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The Lynx, with two of the first three picks in Thursday's WNBA draft, had plenty of options.

The easy choice: Select Virginia guard Monica Wright with the second overall pick, which they did.

The tougher choice: Take Stanford center Jayne Appel at No. 3 overall, or trade the pick for a 2011 selection in hopes of hitting the jackpot in the form of UConn forward Maya Moore, who is expected to be the No. 1 overall pick.

The Lynx went for the jackpot, selecting Nebraska's Kelly Griffin at No. 3 but immediately trading her to the Connecticut for the Sun's first- and second-round picks in 2011. The Lynx's hope is that the Sun will finish out of the playoffs and that first-round pick will be in the four-team draft lottery to be No. 1 overall.

"We went all in, we had to do it," said Lynx coach Cheryl Reeve at the team's draft party, attended by about 125 season-ticket holders. "We weighed risk vs. reward."

The reward, although Reeve could not use her name by WNBA rules, was a chance at picking Moore, a 6-foot junior forward who has led the Huskies to back-to-back NCAA titles and 78 consecutive victories.

"We figured [the Sun's draft pick] is going to better than our pick," she said. "We know we are not going to be a lottery pick."

Reeve has steadfastly maintained the Lynx, after making a number of offseason moves to add talented veterans, will make a deep run in the playoffs.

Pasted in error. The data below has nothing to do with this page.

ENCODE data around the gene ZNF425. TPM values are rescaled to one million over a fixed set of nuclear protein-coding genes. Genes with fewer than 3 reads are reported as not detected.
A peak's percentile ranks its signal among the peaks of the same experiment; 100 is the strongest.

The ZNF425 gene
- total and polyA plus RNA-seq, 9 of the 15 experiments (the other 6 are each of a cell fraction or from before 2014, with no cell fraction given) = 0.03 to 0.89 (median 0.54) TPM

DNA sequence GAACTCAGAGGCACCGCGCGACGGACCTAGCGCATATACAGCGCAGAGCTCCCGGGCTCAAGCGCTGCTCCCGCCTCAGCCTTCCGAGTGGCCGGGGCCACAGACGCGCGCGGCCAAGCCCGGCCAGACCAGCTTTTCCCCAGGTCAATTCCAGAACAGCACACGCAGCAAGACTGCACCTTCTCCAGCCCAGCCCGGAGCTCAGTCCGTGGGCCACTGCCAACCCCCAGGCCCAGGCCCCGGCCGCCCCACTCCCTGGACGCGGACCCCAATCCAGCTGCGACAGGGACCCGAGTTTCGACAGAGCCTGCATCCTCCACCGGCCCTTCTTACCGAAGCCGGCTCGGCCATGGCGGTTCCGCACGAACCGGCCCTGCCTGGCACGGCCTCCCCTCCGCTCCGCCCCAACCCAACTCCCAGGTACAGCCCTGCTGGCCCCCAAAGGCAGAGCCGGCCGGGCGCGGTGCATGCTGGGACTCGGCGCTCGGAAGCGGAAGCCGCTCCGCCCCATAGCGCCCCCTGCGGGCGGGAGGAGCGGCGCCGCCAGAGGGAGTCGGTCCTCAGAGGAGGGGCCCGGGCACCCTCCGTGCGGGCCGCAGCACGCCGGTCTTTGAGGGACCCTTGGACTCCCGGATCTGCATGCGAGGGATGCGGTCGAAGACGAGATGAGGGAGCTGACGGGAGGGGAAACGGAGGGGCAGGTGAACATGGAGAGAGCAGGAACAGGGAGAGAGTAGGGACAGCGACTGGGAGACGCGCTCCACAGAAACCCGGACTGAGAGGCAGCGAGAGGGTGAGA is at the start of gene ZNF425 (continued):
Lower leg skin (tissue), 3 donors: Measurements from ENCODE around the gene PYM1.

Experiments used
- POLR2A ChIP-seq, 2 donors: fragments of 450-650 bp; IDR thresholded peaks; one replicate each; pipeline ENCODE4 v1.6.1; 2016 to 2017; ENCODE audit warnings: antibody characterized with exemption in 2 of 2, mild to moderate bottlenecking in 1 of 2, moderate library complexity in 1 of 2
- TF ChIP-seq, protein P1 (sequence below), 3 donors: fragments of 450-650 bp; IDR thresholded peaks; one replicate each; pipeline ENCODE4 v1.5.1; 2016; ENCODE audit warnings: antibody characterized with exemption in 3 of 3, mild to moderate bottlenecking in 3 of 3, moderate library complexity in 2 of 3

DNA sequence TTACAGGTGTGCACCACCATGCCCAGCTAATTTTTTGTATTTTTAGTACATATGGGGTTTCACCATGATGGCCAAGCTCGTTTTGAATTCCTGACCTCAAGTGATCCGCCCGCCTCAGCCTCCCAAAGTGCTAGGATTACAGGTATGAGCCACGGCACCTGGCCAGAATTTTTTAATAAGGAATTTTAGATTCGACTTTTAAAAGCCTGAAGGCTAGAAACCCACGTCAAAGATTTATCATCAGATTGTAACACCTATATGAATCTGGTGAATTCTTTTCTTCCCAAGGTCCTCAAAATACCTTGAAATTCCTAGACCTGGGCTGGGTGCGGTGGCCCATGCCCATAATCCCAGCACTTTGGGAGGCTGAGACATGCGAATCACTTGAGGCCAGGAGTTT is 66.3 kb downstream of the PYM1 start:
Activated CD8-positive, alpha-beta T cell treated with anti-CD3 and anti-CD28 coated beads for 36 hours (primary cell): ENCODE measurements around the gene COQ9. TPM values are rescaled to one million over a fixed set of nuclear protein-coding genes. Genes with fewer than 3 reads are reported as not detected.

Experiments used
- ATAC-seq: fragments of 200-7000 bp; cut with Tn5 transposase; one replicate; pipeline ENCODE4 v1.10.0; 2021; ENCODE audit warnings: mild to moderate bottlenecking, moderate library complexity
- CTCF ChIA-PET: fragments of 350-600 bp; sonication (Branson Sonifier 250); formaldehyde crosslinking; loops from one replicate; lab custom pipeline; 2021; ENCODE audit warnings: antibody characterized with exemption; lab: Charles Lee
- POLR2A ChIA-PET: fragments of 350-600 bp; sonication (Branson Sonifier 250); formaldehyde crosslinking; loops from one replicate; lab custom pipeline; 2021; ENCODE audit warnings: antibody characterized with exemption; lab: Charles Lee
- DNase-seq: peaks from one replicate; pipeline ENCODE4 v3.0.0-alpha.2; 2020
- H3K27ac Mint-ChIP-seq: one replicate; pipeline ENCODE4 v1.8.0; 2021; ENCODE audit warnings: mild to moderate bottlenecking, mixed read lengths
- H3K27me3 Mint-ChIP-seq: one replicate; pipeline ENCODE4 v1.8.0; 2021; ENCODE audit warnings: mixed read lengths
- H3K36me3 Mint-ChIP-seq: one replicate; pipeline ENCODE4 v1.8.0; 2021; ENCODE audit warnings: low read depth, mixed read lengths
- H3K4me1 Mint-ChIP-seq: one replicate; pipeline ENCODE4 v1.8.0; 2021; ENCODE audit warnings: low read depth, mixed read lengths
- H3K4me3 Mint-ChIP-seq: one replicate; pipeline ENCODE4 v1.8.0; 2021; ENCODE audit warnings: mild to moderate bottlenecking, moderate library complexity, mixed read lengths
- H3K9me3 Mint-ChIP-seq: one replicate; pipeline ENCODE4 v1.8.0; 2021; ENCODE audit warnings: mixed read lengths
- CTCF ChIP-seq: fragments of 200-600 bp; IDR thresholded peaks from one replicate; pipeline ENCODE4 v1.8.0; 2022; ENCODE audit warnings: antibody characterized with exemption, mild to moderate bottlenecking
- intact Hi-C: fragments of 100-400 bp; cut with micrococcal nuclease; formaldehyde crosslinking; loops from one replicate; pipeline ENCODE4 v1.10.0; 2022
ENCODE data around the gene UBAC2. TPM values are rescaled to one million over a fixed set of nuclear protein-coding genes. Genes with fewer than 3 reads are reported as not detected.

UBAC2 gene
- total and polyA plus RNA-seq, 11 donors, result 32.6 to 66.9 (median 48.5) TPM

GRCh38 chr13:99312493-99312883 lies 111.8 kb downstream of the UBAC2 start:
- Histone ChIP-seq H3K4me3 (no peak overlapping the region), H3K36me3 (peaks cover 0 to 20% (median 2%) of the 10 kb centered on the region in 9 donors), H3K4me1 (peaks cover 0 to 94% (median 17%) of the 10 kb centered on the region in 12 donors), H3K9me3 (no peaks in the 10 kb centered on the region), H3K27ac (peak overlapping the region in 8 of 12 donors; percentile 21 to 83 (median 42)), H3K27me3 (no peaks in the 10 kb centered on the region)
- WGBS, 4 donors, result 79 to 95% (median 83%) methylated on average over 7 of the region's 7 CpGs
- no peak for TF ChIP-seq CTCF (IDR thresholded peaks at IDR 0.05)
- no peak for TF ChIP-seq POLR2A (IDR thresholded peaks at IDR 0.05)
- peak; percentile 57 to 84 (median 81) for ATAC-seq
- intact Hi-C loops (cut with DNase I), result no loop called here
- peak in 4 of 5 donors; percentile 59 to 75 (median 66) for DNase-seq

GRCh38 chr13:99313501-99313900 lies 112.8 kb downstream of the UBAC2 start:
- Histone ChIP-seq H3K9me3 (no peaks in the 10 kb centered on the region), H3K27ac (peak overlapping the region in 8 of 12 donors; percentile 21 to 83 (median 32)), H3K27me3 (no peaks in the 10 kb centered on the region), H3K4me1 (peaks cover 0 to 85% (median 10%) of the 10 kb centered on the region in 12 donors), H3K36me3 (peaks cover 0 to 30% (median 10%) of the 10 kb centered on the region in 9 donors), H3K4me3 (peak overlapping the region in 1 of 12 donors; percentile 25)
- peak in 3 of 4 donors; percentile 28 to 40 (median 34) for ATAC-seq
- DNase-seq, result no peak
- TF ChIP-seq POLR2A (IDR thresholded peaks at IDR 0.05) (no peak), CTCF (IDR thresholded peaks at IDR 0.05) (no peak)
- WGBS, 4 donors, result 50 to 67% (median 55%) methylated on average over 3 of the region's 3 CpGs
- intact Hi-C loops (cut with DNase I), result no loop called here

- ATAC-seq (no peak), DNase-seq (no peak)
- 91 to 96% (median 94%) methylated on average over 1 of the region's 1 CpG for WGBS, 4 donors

With that in mind, Wright could be a valuable addition off the bench. The 5-11 shooting guard was the ACC Player of the Year and the coaches' national Defensive Player of the Year. She averaged 23.7 points per game, shot 31.3 percent on three-pointers and had 115 steals, second nationally.

"For me it was Monica Wright from the get-go," Reeve said of the decision of the No. 2 pick. "[The question] was always what we were going to do with [No.] 3? Monica has a great midrange game which bodes well in the WNBA. The most exciting part, she is a great defender. She is physical, and you will really enjoy her in a Lynx uniform. So we're happy."

Wright, who went after the Sun took UConn center Tina Charles at No. 1 overall, said she was nervous Thursday until the Lynx called her name.

"I ran through who I knew was playing for Minnesota," she said. "I realized I would be playing with Seimone Augustus, someone who I watched playing when I was in high school."

Wright describes herself as the ultimate team player.

"I like to think of myself as a chameleon," she said. "Wherever you need me, that's what I will do. I don't have too much pride when it comes to stuff like that."

Reeve said the big question was how to complement the team's already deep talent pool.

"Monica Wright will be able to come off the bench and do what she does instantly," Reeve said. "That's the hard thing when you come off the bench. Can you come in and impact the game instantly in your minutes?"

The Lynx also had the second pick of the third round and with it took 6-1 forward Gabriela Margineau of Drexel. Margineau, a native of Romania, averaged 23.5 points and 7.7 rebounds last season but is a long shot to make the roster.

One former Minnesota high school star was chosen in the draft. Illinois 6-3 forward Jenna Smith, who led Bloomington Kennedy to a state title, was taken No. 14 overall by Washington.

Lynx fans at the draft party -- and Augustus, who also was there -- applauded Wright's selection. There was more clapping and cheers when Reeve announced the Griffin trade for two draft picks.